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CALIFORNIA | LOCAL
April 6, 2014 | By Cindy Chang
Seeking to distance himself from the problems that led his former boss to resign, a candidate for Los Angeles County sheriff offered to roll up his pants and prove he does not have a tattoo. Patrick Gomez' offer at a debate in Pasadena on Sunday was followed by a challenge from the moderator to the other candidates -- not necessarily to show skin but to say whether they had ever been members of a Sheriff's Department clique. Under former Sheriff Lee Baca, deputies allegedly formed cliques with names like "Grim Reaper" and "Regulators," using tattoos to cement membership bonds.
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CALIFORNIA | LOCAL
April 5, 2014 | By Christine Mai-Duc
A field of candidates - many political heavyweights and city insiders - are locked in an expensive battle to become Long Beach's newest mayor, a job that comes with expectations of reviving both the port city's economy and reputation. The April 8 election has candidates vying for city attorney and a majority of Long Beach's nine council seats, setting the stage for one of the most significant shake-ups in city politics in more than a decade. But all eyes are on the mayor's race, and with the crowded field a June runoff is likely.
OPINION
April 3, 2014 | By Jessica A. Levinson
Thank you, Supreme Court. Before your decision Wednesday in McCutcheon vs. FEC, Americans were confined to giving a measly total of $48,600 in campaign contributions to federal candidates (enough for about nine candidates) and a total of $74,600 to political action committees. That means individuals were subject to aggregate contributions limits totaling a mere $123,200. Of course, individuals could, and still can, give unlimited sums to independent groups, such as so-called super PACs and other nonprofit corporations.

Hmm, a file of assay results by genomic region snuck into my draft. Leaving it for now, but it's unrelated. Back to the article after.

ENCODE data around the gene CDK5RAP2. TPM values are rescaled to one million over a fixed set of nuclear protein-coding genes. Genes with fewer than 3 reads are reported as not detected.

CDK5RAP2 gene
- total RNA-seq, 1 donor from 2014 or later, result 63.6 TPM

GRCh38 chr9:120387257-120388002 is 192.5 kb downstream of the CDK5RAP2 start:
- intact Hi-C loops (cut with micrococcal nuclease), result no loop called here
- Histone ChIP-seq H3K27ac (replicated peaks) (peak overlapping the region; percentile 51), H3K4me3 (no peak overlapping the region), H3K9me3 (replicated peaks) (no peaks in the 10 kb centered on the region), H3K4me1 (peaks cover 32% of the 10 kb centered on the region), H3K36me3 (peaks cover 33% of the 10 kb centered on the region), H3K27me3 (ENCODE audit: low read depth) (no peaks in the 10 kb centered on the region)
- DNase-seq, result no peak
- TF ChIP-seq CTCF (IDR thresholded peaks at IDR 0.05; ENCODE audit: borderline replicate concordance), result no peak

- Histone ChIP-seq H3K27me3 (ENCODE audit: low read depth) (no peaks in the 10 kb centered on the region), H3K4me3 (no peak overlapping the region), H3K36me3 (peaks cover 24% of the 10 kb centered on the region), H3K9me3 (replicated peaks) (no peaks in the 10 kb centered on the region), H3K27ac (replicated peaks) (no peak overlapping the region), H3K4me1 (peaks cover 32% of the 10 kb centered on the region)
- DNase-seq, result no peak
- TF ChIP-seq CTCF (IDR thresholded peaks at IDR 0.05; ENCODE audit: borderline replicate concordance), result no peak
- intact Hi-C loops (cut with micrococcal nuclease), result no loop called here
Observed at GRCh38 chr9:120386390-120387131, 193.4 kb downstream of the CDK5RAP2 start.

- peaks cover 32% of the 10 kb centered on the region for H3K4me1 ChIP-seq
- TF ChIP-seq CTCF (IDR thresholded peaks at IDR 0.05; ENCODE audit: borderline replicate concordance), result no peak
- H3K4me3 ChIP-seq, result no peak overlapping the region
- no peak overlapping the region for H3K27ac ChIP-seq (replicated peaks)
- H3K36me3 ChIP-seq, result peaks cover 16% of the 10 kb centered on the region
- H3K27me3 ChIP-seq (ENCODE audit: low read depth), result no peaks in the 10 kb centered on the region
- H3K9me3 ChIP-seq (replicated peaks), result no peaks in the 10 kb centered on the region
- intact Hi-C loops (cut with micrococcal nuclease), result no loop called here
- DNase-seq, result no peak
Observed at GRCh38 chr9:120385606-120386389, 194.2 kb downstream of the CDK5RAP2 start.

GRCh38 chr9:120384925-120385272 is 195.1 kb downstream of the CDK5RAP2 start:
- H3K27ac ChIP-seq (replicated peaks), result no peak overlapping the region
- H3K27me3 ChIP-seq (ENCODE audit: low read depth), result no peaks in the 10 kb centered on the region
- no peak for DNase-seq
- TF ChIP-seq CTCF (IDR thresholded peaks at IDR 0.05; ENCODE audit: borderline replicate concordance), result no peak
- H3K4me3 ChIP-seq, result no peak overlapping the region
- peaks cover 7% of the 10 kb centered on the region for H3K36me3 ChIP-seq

NEWS
April 2, 2014 | By Kerry Cavanaugh
Thanks to state Sen. Leland Yee's alleged attempts to broker illegal gun deals for campaign contributions, candidates for California's secretary of state are suddenly getting a lot of attention and news coverage. Yee is out of the race, although his name will still appear on the ballot in the June primary. But his scandal is giving some candidates an opportunity, if they choose to use it. On Tuesday, Dan Schnur called a news conference in Sacramento in which he denounced lawmakers for failing to pursue meaningful reforms after the recent ethics scandals among legislators.
OPINION
March 31, 2014 | By Bill Whalen
Now that the California Senate has voted to suspend three of its members, all accused or convicted of criminal wrongdoing, legislators hope the issue will quickly vanish. And that's precisely the problem with this action. Giving three senators a "time out" - with pay - allows the rest of the members a chance to express outrage, genuine or feigned. However, it doesn't begin to address a larger question: Are these merely three bad apples, or is the larger orchard that is California's Legislature rotten to its core?
NEWS
March 31, 2014 | By Kerry Cavanaugh